In years of attending non-denominational, evangelical churches, I grew accustomed to some version of a pre-Communion caveat: "If you have accepted Jesus Christ as your savior and are a member of the body of believers, whether this is your home church or not, you are welcome to partake of the bread and the cup. Seekers and young children can let the elements pass by." Sometimes unconfessed sin gets mentioned, too, but usually the issue is personal salvation.

I know other churches have different conventions (I was once denied Communion when visiting a mainline church, for reasons I've never completely understood), but the familiar restrictions always seemed pretty reasonable to me. That wasn't the case 250 years ago. When Puritan pastor Jonathan Edwards launched "An Humble Inquiry into the Rules of the Word of God Concerning the Qualifications Requisite to a Complete Standing and Full Communion in the Visible Christian Church," his Northampton, Massachusetts, congregation fired him—June 22, 1750.

The era in which Edwards ministered saw sweeping changes in the Christian experience. In England, the Wesley brothers defied the Church of England's geographic definition of ministry by preaching all over the country and encouraging people to meet for spiritual enrichment outside the walls of the parish church. George Whitefield stirred crowds on both sides of the Atlantic into a frenzy by telling people to search their hearts for the feelings of faith. The dramatic conversions of individual men, women, and children received unprecedented attention. Membership in a church body was still important (John Wesley considered himself a loyal Anglican to his death), but the sense of "religious self" was definitely on the rise.

Edwards's "Humble Inquiry" reflected this change. He knew he was departing sharply from an older understanding of church, in which a person was automatically considered a Christian—and worthy of taking Communion—if he or she had Christian parents, participated in a Christian community, and refrained from blatantly ungodly behavior. Some ministers, including Edwards's grandfather Solomon Stoddard, wanted to open the Lord's Supper to nearly everyone, believing it to be "a converting ordinance" that might help nonbelievers come to faith. But Edwards was convinced that Scripture stood on the side of greater restriction.

"My appearing in this public manner on that side of the question, which is defended in the following sheets, will probably be surprising to many," Edwards writes in his preface. "As it is well known, that Mr. Stoddard, so great and eminent a divine, and my venerable predecessor in the pastoral office over the church in Northampton, as well as my own grandfather, publicly and strenuously appeared in opposition to the doctrine here maintained. … But the difficulties and uneasiness on my mind increasing as I become more studied in divinity and as I improved in experience; this brought me to closer diligence and care to search the scriptures, and more impartially to examine and weigh the arguments of my grandfather and such other authors as I could get on his side of the question. By which means, after long searching, pondering, viewing, and reviewing, I gained satisfaction, became fully settled in the opinion I now maintain as in the discourse here offered to public view, and dared to proceed no further in a practice and administration inconsistent therewith."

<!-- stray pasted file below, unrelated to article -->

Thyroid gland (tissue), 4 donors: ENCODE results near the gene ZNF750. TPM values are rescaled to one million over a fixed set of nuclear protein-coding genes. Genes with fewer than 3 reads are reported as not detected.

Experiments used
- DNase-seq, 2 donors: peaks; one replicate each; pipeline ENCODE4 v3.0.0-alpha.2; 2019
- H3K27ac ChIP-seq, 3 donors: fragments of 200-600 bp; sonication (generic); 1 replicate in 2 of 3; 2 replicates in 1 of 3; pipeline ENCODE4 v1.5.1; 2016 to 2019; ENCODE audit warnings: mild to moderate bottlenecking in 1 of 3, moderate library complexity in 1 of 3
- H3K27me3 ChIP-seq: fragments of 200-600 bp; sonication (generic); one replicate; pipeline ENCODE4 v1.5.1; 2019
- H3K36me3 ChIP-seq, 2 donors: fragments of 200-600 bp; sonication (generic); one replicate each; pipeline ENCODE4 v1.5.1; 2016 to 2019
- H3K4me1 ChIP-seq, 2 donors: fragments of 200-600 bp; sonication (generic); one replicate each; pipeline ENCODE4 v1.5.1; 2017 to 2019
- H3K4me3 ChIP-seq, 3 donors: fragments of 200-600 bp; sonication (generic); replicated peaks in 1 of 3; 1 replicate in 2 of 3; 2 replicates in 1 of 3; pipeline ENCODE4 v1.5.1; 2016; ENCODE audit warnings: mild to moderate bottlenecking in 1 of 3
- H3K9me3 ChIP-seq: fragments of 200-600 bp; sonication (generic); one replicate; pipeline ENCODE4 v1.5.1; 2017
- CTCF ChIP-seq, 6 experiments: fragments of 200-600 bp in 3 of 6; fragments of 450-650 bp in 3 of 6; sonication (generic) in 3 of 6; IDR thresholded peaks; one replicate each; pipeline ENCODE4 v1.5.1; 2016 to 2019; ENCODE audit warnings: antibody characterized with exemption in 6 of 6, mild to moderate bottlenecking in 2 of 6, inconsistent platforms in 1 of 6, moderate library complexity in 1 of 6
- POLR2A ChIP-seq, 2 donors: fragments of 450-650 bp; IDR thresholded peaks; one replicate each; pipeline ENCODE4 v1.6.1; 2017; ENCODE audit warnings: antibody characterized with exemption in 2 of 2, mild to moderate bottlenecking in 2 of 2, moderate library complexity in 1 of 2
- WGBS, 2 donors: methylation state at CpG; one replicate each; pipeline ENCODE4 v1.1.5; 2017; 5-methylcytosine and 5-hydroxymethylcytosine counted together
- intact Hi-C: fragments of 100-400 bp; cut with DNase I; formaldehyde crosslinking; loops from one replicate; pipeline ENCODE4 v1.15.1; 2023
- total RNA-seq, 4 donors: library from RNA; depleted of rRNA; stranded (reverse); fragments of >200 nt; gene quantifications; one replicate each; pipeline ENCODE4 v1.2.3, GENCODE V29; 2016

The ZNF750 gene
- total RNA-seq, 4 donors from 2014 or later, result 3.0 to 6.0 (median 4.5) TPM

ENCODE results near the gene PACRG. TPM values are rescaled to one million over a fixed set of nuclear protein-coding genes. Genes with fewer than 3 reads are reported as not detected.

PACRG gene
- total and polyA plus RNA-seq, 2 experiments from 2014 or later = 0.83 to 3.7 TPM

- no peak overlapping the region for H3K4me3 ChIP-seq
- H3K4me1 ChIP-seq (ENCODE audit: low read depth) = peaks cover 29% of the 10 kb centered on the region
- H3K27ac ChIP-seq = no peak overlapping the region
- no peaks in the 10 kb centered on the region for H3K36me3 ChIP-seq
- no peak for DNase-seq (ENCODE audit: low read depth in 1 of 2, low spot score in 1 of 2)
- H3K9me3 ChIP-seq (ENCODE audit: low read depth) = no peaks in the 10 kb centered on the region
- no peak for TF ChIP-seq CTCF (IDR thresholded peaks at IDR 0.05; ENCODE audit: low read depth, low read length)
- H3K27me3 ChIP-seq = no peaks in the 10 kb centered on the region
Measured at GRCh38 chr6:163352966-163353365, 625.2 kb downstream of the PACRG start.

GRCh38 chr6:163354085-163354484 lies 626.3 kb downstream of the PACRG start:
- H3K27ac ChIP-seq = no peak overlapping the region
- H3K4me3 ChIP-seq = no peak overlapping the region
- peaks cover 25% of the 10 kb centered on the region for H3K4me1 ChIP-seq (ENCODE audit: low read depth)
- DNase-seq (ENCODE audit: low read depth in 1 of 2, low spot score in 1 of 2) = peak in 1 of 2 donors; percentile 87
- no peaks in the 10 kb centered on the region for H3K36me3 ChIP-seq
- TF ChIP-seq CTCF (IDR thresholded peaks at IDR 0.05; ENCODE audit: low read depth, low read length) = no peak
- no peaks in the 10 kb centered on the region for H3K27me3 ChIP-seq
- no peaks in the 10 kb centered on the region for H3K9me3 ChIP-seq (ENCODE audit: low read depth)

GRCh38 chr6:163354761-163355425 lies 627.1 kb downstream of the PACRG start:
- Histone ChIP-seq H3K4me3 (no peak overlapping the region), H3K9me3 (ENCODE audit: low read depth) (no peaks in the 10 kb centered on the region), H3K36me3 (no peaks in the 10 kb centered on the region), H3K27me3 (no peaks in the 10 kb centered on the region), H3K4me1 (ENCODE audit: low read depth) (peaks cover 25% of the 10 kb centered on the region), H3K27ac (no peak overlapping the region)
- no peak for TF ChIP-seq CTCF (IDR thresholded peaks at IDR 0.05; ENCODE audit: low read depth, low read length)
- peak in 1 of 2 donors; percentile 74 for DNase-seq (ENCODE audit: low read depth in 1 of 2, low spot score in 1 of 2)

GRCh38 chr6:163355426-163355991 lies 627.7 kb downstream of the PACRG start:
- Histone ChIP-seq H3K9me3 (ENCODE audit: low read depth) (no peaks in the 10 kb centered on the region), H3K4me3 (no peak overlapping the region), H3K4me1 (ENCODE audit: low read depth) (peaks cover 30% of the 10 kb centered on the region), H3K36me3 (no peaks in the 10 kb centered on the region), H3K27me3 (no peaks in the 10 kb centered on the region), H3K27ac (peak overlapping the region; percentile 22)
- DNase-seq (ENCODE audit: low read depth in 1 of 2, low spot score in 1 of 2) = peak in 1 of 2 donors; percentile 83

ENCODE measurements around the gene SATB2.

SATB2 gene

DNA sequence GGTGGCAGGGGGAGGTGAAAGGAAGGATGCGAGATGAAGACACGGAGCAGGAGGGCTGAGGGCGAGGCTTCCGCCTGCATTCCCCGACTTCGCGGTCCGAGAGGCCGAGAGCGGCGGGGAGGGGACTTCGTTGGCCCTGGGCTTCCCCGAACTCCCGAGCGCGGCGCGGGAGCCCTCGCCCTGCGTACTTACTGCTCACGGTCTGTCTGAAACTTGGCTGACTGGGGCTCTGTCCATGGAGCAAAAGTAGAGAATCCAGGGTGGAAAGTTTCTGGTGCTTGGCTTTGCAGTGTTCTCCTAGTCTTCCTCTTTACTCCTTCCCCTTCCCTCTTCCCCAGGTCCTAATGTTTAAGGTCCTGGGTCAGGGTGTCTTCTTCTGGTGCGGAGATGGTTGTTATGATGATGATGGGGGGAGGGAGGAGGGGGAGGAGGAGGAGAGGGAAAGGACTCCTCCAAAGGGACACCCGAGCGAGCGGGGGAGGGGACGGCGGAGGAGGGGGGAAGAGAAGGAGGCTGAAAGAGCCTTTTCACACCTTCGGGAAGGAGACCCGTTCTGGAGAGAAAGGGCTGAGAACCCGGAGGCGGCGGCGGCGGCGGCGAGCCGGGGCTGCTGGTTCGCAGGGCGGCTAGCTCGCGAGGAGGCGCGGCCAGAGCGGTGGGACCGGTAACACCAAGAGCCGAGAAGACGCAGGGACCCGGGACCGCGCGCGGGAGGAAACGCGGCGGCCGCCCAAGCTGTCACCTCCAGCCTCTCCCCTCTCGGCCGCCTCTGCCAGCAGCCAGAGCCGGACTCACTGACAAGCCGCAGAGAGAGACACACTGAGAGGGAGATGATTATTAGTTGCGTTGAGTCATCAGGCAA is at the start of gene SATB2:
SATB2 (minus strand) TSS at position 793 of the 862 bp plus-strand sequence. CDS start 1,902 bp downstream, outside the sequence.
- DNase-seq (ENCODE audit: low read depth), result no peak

Edwards follows the preface with a meticulous description of God's work of salvation from Creation forward. He presents and answers objections from all sides to his emphasis on personal conversion, which involves more than showing up for church.

When refuting the argument that the church should be a school where people participate fully while learning to trust in Christ, he asserts, "I grant, that no other qualifications are necessary in order to being members of that school of Christ which is his visible church, than such as are requisite in order to their subjecting themselves to Christ as their Master and Teacher, and subjecting themselves to the laws and orders of his school: nevertheless I deny, that a common faith, and moral sincerity are sufficient for this; because none do truly subject themselves to Christ as their Master, but such as having their hearts purified by faith, are delivered from the reigning power of sin: for we cannot subject ourselves to obey two contrary masters at the same time."

Christians still debate how far "common faith and moral sincerity" can get you in God's kingdom. For a person like Edwards, who once resolved "To strive my utmost every week to be brought higher in religion, and to a higher exercise of grace, than I was the week before," those qualities were only the beginning. And after all, that is the more important question—not how closely a person can toe the line of salvation, but how close he or she can draw to God.

* The full text of Edwards's "Inquiry" is online.

* CH issues related to this topic include Edwards (8), Whitefield (38), and the Wesleys (69), all available at the Christian History Store.

Elesha Coffman is managing editor of Christian History, and can be reached at

The online issue archive for Christian History goes as far back as Issue 51 (Heresy in the Early Church). Prior issues are available for purchase in the Christian History Store.